'Honesty tests' help businesses screen job-seekers
Carl Klump says he could have solved four murders and one bombing by now. He has also helped prevent a teen-age girl from committing suicide. He's heard more confessions than many a police interrogator or priest. But he works for businesses.
Mr. Klump is an expert on honesty.
As head of the Stanton Corporation in Chicago, he administers "honesty tests" for food chains, clothing stores, banks, and other industries. For $6 to $12 per test, he'll decide if a job applicant is a "good risk," or likely to pilfer company money or materials.
The pencil-and-paper test Klump developed quizzes job candidates about their attitudes toward theft and toward punishment for those who steal. Some of the answers he receives are remarkably frank. In one sample of 159 test-takers, the amount of money and merchandise subjects confessed to stealing from previous employers totaled $3,663.
Buoyed by the success of these tests, Klump is designing new exams which he says will predict an applicant's rate of absenteeism and level of productivity.
Klump, a criminologist and polygraph specialist, developed the original Stanton Survey in 1964. Like a growing number of reputable honesty exams, the Stanton Survey is a series of "yes and no" and essay questions. Applicants fill out an hour-long, confidential form which is sent directly to the Stanton Corporation for evaluation. The answers are compared with attitudes and behavior patterns Klump has identified as common among typically honest and dishonest people.
The tests rate job applicants as low-risk (almost never steals, turns down the opportunity to steal); marginal-risk (takes "nickel- and-dime" things if the opportunity arises); or high-risk (will steal "anything that's not nailed down," creates opportunities to steal, and encourages others to do so).
In a random sample of test results, 53 percent of the applicants were rated "low- risk," 27 percent were "marginal-risk," and 20 percent were rated "high-risk."
Klump says he is used to skepticism. Company officials, although increasingly in need of ways to avert theft, usually doubt the effectiveness of the preemployment tests. They often hire people despite a "high-risk" rating, only to catch them in theft later.
But in the case of the teen-age job applicant who wrote she ought to "take some pills and end it," Klump explained the problem to the employer, who decided to hire the girl and arranged for her to see a counselor. "She's now a valued employee," he says.
It may seem presumptuous -- even dangerous -- to suggest that Klump and a growing number of other "honesty analysts" can assess the honesty of people they've never seen, merely by reading between the lines of their test answers.
"I was extremely suspicious of the test at first," says Dr. Homer Reed, a neuropsychologist at Tuffs New England Medical Center. In his effort to discredit the test, Dr. Reed eventually validated it, and for a number of years acted as a consultant to the Stanton Corporation. His investigation concluded that the test "does not result in unfair rejections" of honest applicants.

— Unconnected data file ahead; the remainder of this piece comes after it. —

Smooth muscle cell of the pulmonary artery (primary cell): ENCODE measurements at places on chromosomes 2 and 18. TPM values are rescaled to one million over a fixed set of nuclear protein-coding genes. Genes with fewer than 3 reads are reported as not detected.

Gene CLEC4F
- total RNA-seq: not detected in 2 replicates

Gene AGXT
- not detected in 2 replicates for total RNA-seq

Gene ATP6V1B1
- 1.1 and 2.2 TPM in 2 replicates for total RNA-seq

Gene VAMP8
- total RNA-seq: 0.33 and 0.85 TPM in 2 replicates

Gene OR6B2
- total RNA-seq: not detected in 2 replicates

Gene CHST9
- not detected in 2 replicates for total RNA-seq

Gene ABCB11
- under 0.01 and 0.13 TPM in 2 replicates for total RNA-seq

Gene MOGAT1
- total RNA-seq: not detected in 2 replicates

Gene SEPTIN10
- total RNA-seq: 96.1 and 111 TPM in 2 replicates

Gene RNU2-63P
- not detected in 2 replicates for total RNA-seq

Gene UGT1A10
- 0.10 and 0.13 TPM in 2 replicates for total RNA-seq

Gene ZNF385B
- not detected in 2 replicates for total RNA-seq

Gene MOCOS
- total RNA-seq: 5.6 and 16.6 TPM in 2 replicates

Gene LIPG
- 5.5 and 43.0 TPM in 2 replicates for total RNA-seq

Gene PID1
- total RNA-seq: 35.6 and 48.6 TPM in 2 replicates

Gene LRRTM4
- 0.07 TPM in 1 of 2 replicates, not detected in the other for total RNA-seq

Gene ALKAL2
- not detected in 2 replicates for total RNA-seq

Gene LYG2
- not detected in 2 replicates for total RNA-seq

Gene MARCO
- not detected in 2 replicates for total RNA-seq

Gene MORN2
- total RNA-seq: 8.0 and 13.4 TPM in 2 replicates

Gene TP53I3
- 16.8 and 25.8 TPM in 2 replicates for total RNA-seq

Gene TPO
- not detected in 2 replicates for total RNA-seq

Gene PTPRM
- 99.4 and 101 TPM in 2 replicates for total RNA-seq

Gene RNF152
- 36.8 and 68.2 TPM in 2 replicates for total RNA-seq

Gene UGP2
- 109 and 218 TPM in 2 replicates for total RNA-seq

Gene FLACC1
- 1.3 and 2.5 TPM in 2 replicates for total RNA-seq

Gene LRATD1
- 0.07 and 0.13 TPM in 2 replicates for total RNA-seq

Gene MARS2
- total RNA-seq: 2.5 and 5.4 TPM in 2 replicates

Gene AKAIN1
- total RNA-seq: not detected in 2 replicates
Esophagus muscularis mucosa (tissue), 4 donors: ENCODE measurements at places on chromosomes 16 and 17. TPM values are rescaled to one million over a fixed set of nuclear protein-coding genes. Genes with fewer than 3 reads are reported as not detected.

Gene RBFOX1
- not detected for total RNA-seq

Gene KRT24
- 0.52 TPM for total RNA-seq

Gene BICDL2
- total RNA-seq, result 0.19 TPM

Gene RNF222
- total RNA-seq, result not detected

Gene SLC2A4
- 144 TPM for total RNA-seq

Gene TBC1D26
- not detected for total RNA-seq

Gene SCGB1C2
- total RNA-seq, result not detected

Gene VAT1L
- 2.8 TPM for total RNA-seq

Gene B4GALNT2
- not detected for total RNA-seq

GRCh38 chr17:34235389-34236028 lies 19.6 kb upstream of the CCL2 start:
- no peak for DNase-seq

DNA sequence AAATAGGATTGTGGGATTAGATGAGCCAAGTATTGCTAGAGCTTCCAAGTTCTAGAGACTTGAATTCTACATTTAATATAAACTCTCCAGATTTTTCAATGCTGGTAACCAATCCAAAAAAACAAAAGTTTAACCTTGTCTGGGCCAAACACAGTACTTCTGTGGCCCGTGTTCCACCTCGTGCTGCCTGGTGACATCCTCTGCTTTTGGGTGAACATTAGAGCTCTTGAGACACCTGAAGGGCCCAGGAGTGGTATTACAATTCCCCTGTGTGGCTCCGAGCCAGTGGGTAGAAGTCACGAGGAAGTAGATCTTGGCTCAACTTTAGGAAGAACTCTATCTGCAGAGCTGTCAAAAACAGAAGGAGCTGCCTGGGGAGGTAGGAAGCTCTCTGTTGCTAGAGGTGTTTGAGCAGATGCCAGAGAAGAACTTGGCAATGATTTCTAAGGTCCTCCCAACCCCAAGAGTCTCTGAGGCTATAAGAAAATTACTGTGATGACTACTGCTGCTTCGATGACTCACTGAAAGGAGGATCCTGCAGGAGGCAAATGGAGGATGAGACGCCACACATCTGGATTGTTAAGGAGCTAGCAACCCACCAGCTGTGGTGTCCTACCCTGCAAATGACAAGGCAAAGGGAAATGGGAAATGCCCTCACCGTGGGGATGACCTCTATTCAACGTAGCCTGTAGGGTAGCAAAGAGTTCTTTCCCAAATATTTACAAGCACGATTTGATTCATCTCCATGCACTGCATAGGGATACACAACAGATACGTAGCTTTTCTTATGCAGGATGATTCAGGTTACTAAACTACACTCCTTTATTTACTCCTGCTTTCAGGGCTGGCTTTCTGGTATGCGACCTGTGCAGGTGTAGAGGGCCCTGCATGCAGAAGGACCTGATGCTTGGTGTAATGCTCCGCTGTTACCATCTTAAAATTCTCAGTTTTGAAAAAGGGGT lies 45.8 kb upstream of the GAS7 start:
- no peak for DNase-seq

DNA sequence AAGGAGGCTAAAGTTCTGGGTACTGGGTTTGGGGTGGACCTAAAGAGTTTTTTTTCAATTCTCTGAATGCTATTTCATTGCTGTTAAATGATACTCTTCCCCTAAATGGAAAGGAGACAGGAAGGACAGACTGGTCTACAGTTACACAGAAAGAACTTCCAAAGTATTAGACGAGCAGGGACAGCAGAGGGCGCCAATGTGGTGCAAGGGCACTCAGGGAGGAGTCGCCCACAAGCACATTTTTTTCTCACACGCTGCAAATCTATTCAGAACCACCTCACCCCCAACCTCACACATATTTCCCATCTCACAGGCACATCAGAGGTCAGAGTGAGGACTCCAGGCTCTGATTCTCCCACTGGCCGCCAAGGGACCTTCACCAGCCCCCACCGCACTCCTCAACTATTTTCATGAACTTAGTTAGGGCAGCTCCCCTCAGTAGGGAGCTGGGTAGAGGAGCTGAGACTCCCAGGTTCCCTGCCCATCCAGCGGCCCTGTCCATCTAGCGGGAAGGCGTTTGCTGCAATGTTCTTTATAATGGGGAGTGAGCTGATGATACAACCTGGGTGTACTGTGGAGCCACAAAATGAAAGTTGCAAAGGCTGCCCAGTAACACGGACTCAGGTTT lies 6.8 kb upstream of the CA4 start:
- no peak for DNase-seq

To be labeled "high-risk," Klump says, applicants must "fail" three aspects of the test: They must have a high numerical score (indicating greater likelihood of dishonesty); they must admit previous delinquent behavior; and, in the essay portions, they must use key phrases which Klump has found to be used consistently by dishonest people. For example, he says the phrase "I am what I am" is almost neverm used by an honest person, but suggests an attempt to justify dishonesty and an unwillingness to correct it.
"The premise of the test is . . . that past dishonest acts are indicative of future dishonest acts," says the security manager (who asked not to be named) of a nationwide retail clothing chain which has used the Stanton test for several years. He says the spread in scores between honest and dishonest people is usually so obvious that it precludes erroneous "labeling." But Dr. Reed concedes that the test doesn't necessarily account for the person who reforms drastically from past habits.
The questions are probing, giving applicants the chance to talk philosophically about their goals and their lives. A few have confessed to serious crimes, -- but Klump says he only releases information that relates to an applicant's honesty rating.
Samples of test questions cannot be published here, since that could skew future results. But all of the questions meet states' standards of fair employment practices.
So who is the dishonest person?
That's hard to say.
"We expected that blacks would be found to be more dishonest just because of socioeconomic factors, but the results went against anything we expected to find ," Dr. Reed says. "There's absolutely no difference" between the of blacks and whites tested. Another tried- and-true honesty test, the Reid Report, developed by criminologist John E. Reid, has a similar format and corroborating results.
The only exception is South Africa, where attitudes of blacks are so vastly different that Klump had to devise a separate test for them. "It's not because they're black," he says. "It's just a cultural thing."
Ongoing tests in the Philippines, Australia, South Africa, and Canada have yielded data similar to tests in the United States, showing that employees abroad are no more or less honest than American employees.
Both the Reid and Stanton surveys indicate slightly more honest scores for women and increasingly better scores for higher age groups -- which analysts attribute to maturity and the desire not to endanger one's job.